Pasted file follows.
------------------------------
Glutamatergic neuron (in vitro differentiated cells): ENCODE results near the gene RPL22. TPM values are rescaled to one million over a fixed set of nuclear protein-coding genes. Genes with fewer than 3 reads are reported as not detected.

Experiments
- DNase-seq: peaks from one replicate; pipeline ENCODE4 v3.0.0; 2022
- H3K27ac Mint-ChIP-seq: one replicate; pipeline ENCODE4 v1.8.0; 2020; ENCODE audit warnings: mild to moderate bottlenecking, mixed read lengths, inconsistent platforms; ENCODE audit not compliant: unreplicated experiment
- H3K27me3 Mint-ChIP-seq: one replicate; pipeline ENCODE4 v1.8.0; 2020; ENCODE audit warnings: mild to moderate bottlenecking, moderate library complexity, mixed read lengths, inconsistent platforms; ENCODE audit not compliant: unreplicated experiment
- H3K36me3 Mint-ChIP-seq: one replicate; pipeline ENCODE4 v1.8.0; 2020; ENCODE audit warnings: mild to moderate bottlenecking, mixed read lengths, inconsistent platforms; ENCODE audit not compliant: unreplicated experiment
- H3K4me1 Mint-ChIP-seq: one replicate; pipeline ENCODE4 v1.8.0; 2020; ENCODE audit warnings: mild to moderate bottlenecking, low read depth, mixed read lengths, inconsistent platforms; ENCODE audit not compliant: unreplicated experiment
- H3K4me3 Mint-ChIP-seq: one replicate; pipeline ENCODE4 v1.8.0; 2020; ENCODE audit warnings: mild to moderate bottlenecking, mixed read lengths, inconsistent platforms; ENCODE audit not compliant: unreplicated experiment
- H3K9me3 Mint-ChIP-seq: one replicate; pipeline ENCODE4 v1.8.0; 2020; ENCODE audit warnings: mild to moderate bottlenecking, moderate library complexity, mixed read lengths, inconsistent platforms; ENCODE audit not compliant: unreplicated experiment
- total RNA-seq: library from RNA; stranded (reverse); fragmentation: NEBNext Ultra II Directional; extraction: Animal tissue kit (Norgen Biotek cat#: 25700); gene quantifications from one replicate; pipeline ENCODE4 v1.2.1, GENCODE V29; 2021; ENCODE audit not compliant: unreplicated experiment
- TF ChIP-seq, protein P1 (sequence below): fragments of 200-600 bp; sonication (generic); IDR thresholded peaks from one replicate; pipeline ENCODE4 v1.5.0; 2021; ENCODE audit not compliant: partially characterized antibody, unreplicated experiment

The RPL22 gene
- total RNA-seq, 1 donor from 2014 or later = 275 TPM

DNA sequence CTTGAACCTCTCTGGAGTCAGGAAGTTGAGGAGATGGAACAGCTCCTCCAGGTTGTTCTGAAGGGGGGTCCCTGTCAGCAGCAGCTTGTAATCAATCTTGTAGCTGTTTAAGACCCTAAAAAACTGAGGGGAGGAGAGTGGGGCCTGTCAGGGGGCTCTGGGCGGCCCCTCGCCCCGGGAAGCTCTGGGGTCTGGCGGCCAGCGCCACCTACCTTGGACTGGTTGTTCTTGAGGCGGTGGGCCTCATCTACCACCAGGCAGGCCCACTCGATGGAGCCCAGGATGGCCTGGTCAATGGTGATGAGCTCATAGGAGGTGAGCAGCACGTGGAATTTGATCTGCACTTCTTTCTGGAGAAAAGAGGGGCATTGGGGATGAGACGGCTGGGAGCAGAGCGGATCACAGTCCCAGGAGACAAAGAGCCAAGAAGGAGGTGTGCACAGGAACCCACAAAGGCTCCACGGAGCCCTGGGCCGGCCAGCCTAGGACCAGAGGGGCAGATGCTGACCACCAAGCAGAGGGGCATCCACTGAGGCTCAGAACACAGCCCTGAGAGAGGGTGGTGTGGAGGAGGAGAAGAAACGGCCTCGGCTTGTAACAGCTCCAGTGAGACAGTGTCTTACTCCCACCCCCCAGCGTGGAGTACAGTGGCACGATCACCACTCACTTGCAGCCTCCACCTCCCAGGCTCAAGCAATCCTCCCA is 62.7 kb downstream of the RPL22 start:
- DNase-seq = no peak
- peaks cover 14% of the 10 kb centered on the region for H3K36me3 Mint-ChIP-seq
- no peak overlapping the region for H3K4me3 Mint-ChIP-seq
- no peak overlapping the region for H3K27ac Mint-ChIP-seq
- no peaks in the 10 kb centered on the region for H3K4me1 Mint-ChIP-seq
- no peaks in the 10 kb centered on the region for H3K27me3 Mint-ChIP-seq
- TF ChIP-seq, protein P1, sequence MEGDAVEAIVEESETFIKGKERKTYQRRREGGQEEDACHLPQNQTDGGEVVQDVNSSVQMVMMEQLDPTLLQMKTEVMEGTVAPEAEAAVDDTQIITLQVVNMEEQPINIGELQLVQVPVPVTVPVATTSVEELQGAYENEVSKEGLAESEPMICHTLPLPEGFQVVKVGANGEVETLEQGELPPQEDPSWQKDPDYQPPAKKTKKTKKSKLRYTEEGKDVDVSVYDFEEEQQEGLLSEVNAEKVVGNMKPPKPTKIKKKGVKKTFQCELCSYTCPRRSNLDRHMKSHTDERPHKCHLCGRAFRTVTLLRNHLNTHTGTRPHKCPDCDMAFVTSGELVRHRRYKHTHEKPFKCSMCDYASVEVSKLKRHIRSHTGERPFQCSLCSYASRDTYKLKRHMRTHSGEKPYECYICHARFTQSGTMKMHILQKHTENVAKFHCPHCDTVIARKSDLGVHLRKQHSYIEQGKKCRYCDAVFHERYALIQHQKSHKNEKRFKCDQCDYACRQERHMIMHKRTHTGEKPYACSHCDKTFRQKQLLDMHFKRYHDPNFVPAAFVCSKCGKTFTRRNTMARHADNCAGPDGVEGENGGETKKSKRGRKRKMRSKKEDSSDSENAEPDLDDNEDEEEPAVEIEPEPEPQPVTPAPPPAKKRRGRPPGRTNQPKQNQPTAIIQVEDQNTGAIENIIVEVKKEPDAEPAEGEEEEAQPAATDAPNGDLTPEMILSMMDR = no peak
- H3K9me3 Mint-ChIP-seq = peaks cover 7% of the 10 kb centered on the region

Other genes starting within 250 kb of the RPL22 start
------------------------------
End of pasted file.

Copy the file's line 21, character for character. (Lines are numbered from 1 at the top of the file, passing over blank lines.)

- TF ChIP-seq, protein P1, sequence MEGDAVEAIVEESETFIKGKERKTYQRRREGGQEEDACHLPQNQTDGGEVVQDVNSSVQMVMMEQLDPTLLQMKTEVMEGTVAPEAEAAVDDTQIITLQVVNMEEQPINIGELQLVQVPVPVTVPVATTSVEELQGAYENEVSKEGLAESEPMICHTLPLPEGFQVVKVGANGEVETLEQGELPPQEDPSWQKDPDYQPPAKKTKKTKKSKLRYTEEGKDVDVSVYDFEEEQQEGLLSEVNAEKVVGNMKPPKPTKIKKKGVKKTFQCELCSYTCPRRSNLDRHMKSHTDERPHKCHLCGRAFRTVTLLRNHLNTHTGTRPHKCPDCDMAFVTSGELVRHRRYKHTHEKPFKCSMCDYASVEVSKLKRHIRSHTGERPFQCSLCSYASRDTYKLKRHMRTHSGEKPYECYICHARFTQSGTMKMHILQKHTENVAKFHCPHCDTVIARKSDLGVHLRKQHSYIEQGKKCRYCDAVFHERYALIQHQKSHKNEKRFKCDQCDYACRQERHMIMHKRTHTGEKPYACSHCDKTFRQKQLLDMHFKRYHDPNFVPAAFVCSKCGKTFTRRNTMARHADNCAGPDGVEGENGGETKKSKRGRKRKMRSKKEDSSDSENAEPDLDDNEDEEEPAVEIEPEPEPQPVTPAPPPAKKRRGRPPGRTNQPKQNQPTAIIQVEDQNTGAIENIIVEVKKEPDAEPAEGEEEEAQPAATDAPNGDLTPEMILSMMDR = no peak